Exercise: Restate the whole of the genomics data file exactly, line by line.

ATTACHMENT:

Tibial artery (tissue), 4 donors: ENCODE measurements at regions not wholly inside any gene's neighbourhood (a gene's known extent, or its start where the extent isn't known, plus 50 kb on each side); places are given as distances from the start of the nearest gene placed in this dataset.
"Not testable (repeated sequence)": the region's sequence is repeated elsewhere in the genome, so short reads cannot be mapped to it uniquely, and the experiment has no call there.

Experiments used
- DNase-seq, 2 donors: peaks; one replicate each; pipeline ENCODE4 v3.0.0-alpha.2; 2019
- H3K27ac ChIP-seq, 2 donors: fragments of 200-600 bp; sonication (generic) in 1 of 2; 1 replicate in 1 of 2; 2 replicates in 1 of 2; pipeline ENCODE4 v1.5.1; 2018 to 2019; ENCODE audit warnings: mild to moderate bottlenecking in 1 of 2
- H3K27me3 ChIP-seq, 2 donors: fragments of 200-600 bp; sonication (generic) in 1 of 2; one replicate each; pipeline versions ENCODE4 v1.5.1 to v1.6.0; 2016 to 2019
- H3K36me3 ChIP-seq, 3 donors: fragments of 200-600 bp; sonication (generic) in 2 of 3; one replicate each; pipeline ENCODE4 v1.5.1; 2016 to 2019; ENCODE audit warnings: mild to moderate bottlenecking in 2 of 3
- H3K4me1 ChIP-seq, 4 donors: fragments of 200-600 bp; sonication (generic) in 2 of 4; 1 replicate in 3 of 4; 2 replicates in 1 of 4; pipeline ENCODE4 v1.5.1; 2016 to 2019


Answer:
Tibial artery (tissue), 4 donors: ENCODE measurements at regions not wholly inside any gene's neighbourhood (a gene's known extent, or its start where the extent isn't known, plus 50 kb on each side); places are given as distances from the start of the nearest gene placed in this dataset.
"Not testable (repeated sequence)": the region's sequence is repeated elsewhere in the genome, so short reads cannot be mapped to it uniquely, and the experiment has no call there.

Experiments used
- DNase-seq, 2 donors: peaks; one replicate each; pipeline ENCODE4 v3.0.0-alpha.2; 2019
- H3K27ac ChIP-seq, 2 donors: fragments of 200-600 bp; sonication (generic) in 1 of 2; 1 replicate in 1 of 2; 2 replicates in 1 of 2; pipeline ENCODE4 v1.5.1; 2018 to 2019; ENCODE audit warnings: mild to moderate bottlenecking in 1 of 2
- H3K27me3 ChIP-seq, 2 donors: fragments of 200-600 bp; sonication (generic) in 1 of 2; one replicate each; pipeline versions ENCODE4 v1.5.1 to v1.6.0; 2016 to 2019
- H3K36me3 ChIP-seq, 3 donors: fragments of 200-600 bp; sonication (generic) in 2 of 3; one replicate each; pipeline ENCODE4 v1.5.1; 2016 to 2019; ENCODE audit warnings: mild to moderate bottlenecking in 2 of 3
- H3K4me1 ChIP-seq, 4 donors: fragments of 200-600 bp; sonication (generic) in 2 of 4; 1 replicate in 3 of 4; 2 replicates in 1 of 4; pipeline ENCODE4 v1.5.1; 2016 to 2019